• Word count: 2026
  6. King Lear Is a Play Based Upon Love, Betrayal and Conflict. Discuss how King Lear’s Role as King of England Deteriorates

    Following this, his tone does dramatically changes towards all, even the Earl of Kent, a friend of the King. Kent: "The true blank of thine eye." (Act 1 Sc 1) The Earl of Kent still feels the actions of Lear towards Cordelia are unnecessary, and the above quote is a reference of Lears' eye being blank, a comment implying that King Lear is not seeing correctly, hence a disapproval form Kent over the situation. The quote also reads the 'true blank', giving Lear the impression that Kent is mocking him, as it implies that Kent is the wise one in

    • Word count: 2925

Conclusion analysis

Good conclusions usually refer back to the question or title and address it directly - for example by using key words from the title.
How well do you think these conclusions address the title or question? Answering these questions should help you find out.

  1. Do they use key words from the title or question?
  2. Do they answer the question directly?
  3. Can you work out the question or title just by reading the conclusion?
  • "All friends shall Taste the Wages of their Virtues, and all Foes the Cup of their Deserving." Discuss the Theme of Justice in "King Lear"

    "King Lear is also concerned with social justice. Lear and Gloucester both consider this topic carefully and seem to reach radical conclusions. Gloucester calls upon the heavens to distribute wealth more evenly; while Lear considers the lives of "poor naked wretches" he paid so little attention to. In Act 4, Lear rages against corrupt members of the judiciary and seems to sneer at himself when he says "a dog's obeyed in office". At the end of the play we are presented with two new agents of justice, Albany, and Edgar. We accept the justice of their actions in Act 5 Scene 3. But human judgement still looks faulty. Albany has been overwhelmed by events and Edgar's bitter words about Gloucester's death seem callous. Surely nobody in King Lear is morally impeccable? Perhaps Shakespeare wants us to remain uncomfortable about justice."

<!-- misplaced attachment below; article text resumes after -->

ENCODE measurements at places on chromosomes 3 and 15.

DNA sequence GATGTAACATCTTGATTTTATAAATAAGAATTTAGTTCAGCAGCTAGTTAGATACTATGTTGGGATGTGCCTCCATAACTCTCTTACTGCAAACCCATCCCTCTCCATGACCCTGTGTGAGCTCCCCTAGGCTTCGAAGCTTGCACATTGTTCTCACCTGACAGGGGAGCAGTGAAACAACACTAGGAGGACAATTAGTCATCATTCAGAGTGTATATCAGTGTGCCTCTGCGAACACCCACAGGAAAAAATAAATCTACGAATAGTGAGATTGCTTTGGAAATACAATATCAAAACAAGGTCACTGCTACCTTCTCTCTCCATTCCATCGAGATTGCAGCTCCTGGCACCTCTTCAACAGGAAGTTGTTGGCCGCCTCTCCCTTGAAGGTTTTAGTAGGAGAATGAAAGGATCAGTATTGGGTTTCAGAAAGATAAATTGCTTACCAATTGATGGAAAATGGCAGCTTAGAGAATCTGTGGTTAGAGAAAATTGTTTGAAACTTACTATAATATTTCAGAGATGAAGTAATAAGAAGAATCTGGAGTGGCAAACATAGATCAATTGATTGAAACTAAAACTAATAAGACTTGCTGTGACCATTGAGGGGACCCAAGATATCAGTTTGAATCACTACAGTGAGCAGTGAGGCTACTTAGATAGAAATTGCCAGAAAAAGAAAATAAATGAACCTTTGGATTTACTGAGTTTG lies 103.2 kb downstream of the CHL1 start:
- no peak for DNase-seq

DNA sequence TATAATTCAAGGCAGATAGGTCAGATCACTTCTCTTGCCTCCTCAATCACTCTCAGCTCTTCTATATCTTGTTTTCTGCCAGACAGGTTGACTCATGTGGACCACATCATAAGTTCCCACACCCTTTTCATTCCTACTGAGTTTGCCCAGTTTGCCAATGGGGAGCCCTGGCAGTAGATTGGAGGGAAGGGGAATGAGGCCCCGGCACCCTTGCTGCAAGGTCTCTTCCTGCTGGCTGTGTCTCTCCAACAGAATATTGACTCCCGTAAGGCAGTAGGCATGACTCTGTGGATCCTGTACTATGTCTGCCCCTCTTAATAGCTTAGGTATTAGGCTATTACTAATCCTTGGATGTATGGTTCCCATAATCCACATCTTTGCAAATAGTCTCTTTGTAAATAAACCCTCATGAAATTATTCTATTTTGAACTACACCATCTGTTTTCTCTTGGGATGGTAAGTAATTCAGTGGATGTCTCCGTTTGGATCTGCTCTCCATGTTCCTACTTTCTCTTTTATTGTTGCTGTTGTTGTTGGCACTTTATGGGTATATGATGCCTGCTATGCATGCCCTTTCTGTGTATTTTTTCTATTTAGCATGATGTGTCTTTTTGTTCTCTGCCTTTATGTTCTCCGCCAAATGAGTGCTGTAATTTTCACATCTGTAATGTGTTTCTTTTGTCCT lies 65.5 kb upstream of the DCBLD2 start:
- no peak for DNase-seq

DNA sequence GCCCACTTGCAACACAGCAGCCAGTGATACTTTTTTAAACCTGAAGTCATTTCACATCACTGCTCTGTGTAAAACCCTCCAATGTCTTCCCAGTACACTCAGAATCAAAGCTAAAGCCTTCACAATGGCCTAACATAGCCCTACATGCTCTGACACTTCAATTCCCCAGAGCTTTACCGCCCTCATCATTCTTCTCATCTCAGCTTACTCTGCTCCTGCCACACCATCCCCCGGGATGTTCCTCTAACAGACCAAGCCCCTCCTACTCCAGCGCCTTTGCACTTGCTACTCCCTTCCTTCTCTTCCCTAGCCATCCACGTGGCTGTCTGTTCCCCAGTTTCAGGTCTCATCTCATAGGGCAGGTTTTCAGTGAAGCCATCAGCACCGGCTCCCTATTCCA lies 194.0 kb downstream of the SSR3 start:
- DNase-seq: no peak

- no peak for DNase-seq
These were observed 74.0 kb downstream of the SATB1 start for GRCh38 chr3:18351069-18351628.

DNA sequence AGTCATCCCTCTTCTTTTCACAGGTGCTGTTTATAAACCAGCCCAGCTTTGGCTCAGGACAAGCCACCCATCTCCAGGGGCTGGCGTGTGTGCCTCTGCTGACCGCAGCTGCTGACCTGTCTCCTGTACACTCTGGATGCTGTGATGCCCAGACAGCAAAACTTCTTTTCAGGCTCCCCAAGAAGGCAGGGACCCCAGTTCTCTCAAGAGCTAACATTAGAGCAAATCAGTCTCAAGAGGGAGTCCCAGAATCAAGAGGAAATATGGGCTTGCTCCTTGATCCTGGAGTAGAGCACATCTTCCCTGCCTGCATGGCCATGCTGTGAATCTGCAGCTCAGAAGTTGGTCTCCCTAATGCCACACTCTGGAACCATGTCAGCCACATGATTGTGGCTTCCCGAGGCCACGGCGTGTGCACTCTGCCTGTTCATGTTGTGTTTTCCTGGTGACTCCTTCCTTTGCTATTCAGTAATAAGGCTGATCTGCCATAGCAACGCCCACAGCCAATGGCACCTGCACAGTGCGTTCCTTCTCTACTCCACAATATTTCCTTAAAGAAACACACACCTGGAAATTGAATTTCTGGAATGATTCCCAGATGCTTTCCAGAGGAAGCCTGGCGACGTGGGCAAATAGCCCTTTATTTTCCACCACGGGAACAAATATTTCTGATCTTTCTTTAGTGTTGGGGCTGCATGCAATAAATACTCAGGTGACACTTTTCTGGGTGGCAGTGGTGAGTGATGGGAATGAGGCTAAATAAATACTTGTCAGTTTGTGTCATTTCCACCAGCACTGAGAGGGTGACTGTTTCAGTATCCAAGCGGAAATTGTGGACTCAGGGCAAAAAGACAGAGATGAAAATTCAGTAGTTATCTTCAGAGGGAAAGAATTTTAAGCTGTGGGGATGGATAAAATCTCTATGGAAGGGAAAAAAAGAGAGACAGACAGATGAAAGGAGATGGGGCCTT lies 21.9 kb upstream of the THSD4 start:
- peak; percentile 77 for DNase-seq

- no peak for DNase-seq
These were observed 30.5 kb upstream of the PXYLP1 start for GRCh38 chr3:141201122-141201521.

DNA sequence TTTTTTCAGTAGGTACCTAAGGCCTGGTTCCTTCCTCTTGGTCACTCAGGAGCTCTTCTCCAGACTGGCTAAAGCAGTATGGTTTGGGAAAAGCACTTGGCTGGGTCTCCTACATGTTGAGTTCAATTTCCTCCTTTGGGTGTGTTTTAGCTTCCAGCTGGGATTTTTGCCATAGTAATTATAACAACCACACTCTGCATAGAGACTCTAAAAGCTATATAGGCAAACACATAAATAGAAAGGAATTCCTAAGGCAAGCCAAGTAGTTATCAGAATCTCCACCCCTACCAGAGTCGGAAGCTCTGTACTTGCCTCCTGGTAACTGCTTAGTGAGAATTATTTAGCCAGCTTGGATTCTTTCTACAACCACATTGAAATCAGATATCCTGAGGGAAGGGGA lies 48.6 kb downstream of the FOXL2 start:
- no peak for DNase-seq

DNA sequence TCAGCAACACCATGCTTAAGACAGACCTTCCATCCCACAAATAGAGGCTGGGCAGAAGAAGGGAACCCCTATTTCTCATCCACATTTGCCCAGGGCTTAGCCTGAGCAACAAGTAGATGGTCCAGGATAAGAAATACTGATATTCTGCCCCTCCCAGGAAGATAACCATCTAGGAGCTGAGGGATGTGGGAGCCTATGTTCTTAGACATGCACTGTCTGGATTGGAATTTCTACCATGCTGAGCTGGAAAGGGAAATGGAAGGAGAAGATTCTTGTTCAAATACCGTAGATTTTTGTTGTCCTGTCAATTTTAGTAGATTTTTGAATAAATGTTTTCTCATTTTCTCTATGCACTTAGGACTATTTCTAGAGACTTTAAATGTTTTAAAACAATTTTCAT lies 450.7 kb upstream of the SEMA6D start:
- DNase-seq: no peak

• "The power of tragic texts springs from our recognition that the protagonists are men and not gods; it is their humanity that we value" - Discuss using two works of literature you have studied.

    "In conclusion, the author of a tragedy must create a compelling character in goodness and sin. It must become a heroic struggle which imples both sides of the spectrum - a person's most condemnable side and most beautiful side. A tragic hero could neither be Hitler or D'Artagnan. They are filled with too much of one and the other. The hero must be someone the reader can identify with in reality, to accompany his struggle and find a better truth. 1"

  • What are Seneca's views on anger (support your answer with evidence from primary sources)? Critically evaluate his views.

    "In conclusion, Seneca has defined anger as the desire to avenge or punish a wrong done received by one. It is disaccord to nature and required the mind to make a decision to start. It is a process which contains several parts. Anger can bring plague and ruin to one's mind. The remedies he suggested are to avoid anger, postponement and fight with ourselves to restrict anger. There are consistence between his views and stoicism. However, the remedies are not all possible to carry out as he neglects the impossibility for one to control his emotions. There are some oversights in his views such as rejecting all the righteous and unrighteous indignation and equal the meaning of punishment and revenge."

Marked by a teacher

This document has been marked by one of our great teachers. You can read the full teachers notes when you download the document.

Peer reviewed

This document has been reviewed by one of our specialist student essay reviewing squad. Read the full review on the document page.

Peer reviewed

This document has been reviewed by one of our specialist student document reviewing squad. Read the full review under the document preview on this page.